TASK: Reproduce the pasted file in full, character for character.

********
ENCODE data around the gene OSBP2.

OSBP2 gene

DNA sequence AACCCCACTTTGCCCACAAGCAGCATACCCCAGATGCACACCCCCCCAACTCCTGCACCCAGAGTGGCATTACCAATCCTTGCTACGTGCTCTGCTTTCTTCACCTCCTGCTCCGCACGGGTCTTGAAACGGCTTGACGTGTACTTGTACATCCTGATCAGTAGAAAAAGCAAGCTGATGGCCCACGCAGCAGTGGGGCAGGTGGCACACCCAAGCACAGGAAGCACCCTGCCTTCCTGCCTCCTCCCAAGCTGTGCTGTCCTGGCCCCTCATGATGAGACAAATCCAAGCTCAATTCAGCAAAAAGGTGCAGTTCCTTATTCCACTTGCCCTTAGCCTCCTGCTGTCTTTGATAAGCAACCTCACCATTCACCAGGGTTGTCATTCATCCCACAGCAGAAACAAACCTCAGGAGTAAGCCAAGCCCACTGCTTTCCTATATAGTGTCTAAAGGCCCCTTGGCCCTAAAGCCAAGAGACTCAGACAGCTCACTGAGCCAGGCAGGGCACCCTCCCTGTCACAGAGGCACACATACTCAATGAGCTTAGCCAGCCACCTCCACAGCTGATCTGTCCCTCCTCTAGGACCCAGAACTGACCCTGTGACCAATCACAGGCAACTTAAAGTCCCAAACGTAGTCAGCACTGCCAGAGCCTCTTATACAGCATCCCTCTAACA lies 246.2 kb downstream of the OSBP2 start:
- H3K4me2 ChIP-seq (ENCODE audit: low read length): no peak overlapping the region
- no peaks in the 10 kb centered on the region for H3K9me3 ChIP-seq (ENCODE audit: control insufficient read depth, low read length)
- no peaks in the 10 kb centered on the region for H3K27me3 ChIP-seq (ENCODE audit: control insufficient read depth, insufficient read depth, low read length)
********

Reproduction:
ENCODE data around the gene OSBP2.

OSBP2 gene

DNA sequence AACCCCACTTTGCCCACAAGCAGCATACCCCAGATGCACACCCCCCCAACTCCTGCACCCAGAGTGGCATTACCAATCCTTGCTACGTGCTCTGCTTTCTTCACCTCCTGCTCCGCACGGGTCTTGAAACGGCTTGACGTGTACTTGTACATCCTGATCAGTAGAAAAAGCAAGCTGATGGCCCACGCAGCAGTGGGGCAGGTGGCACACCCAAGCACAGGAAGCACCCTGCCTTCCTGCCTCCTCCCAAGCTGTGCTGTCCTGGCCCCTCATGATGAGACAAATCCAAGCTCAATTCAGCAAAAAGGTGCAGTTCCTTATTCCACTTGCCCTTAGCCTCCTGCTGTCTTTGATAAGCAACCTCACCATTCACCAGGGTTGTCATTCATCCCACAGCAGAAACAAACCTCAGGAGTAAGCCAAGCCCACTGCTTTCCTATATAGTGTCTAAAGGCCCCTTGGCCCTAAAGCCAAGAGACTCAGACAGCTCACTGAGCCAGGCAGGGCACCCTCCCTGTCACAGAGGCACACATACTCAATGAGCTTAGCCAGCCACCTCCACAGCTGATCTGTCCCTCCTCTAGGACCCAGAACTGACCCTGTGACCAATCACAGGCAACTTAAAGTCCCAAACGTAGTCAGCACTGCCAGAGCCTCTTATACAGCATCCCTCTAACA lies 246.2 kb downstream of the OSBP2 start:
- H3K4me2 ChIP-seq (ENCODE audit: low read length): no peak overlapping the region
- no peaks in the 10 kb centered on the region for H3K9me3 ChIP-seq (ENCODE audit: control insufficient read depth, low read length)
- no peaks in the 10 kb centered on the region for H3K27me3 ChIP-seq (ENCODE audit: control insufficient read depth, insufficient read depth, low read length)